Turning Industry 4.0 into reality
Some of the world’s leading manufacturers are turning the concept of Industry 4.0 into reality. In the Automotive sector, Continental is pioneering the way.
It seems the challenges of the past year have only hardened manufacturers’ resolve to digitally transform their organisations. Recent research from the Aberdeen Group indicates that digital transformation has become more of a priority for 67% of manufacturers. These organisations have recognised the importance of using technology to improve time-to-market, overall equipment effectiveness (OEE), and advance innovation and are accelerating their efforts. They are putting Industry 4.0 into action.
One Automotive manufacturing giant, Continental, is already some considerable way down this pathway after setting out its own plan to turn Industry 4.0 into reality across its global operation. The company has always been focused on improving production processes and its vision is to have a fully automated supply chain by 2030, called 'Fast Forward 2030'. It’s aim is to combine people and automation technology with the goal to provide efficient processes for the end customers – while also aiming to increase safety and improving the work environment for the employees.
As part of this wider move towards industry 4.0, and a transition from lean management to digitisation, Panasonic was tasked with delivering a process upgrade for Continental's automotive factory in Regensburg, Germany, to streamline operations and improve efficiency on deliveries received at the site. The Regensburg site is one of two global model factories for Industry 4.0 strategy implementation. At the Bavarian site and in Zvolen, Slovakia, innovative processes and technologies are developed and tested before being rolled out company-wide.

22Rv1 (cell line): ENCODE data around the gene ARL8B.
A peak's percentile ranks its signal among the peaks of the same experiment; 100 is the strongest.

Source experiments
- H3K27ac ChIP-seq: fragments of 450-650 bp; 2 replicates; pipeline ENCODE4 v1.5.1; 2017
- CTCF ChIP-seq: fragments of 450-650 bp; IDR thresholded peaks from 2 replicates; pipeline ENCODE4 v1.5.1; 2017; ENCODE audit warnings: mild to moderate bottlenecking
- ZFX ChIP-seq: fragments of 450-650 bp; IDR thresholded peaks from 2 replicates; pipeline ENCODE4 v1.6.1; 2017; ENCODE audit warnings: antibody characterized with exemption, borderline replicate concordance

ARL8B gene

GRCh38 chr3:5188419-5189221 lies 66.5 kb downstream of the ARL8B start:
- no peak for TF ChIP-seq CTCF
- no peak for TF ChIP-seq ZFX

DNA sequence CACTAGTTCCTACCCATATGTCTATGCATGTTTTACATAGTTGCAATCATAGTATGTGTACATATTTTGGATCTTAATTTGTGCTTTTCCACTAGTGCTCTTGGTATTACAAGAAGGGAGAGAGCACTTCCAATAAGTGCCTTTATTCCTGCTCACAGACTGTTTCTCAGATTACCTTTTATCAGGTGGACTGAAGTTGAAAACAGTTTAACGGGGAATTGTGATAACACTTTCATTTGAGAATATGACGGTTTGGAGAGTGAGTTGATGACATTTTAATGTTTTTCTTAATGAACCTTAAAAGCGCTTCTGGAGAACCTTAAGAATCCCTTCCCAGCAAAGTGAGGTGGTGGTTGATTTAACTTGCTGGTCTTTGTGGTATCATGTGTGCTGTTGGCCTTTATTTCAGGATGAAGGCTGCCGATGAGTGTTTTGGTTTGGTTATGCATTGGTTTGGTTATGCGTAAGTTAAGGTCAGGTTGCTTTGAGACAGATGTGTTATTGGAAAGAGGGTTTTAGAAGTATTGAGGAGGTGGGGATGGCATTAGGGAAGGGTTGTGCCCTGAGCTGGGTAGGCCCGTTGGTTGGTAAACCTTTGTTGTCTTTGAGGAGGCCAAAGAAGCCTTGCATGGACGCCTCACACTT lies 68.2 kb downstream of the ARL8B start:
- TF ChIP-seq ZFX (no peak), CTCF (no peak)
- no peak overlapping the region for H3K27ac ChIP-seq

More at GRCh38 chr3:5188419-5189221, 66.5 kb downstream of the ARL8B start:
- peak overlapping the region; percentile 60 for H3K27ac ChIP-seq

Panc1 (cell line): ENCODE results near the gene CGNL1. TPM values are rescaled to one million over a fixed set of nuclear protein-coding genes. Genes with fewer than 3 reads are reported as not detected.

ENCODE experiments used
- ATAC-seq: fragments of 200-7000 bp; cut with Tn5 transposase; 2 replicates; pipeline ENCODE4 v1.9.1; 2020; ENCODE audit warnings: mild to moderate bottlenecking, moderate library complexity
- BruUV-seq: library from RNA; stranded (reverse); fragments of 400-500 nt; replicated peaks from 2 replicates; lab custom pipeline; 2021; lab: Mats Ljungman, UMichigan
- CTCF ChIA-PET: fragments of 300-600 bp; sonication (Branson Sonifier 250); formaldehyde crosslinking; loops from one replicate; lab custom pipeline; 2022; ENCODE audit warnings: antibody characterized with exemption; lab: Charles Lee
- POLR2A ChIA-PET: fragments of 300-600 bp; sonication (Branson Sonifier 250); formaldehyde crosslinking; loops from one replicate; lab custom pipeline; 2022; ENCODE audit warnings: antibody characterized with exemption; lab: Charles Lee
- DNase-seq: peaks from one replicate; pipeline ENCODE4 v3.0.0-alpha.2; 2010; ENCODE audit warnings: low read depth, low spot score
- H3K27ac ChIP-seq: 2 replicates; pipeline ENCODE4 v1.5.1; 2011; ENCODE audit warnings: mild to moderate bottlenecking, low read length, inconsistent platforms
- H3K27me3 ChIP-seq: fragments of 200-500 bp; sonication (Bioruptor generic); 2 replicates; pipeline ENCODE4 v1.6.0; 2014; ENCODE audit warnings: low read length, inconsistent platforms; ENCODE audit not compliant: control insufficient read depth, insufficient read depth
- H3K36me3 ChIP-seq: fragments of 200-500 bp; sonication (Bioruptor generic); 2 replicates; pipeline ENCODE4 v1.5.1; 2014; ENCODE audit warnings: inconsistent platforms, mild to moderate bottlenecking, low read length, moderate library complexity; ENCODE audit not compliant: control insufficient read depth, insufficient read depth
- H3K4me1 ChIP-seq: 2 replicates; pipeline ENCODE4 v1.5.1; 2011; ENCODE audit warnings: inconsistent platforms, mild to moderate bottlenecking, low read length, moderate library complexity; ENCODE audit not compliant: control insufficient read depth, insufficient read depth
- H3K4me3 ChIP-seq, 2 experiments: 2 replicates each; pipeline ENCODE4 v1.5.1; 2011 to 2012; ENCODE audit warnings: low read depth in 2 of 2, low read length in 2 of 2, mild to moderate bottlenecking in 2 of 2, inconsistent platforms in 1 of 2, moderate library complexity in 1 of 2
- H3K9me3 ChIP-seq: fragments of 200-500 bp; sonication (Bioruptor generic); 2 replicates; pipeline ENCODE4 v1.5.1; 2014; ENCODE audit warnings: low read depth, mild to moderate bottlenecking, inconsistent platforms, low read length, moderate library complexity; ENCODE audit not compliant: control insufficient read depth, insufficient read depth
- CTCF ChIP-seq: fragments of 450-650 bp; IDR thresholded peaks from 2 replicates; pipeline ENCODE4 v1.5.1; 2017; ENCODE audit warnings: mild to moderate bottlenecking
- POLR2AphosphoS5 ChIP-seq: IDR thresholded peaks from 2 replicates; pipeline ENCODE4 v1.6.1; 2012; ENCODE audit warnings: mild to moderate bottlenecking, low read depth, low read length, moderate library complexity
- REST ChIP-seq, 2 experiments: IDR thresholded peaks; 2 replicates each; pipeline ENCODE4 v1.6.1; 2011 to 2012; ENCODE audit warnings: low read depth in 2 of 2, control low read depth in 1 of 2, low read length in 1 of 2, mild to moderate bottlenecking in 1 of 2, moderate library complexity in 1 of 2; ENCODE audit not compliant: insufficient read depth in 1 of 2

The aim of the project was to shorten the time between goods receipt and booking so that goods were available for production more quickly. After booking the parts, the ERP system shows whether materials are in stock.
Deliveries often arrived on mixed pallets, sometimes with up to 10 individual goods from different manufacturers on one pallet or a shipment from one manufacturer spread over several mixed pallets. Before booking in the warehouse management system, all shipments that belong to a single order must be found. This process was losing valuable time.
Panasonic delivered a turnkey system combining two technologies - object recognition, and projection mapping. The central element is a conveyor belt on which two operators can simultaneously place packages when they have been unloaded from the truck. The parcels are loaded onto the 7- metre-long conveyor belt where the Visual Sort Assist solution scans the barcodes and projects the suppliers' name and priority onto the parcels, which are transported over the belt at 0.8 metres per second.
To create the solution, Panasonic monitored and evaluated the material flow, the data streams and the manual working process over six weeks with a team of experts from Europe and Japan consisting of business analysts, system engineers and software specialists. During the course of the project, central key technologies such as image processing software were developed further in collaboration with the customer. The results were a read rate of 99.6%, this means that the system processes 300 parcels in 20 minutes, or 15 parcels per minute - almost regardless of placement, font size, font, or possible previous damage. The search times have now been eliminated by 40% - and will be reduced by 90% with the next update of the Warehouse Management Software.
It’s a great practical example of how Panasonic’s Gemba Process innovation approach of understanding the business challenge and deploying manufacturing know-how and smart technology solutions can deliver practical Industry 4.0 solutions. For the full Continental story, visit: Continental Automotive drives towards supply chain evolution | Panasonic Connect
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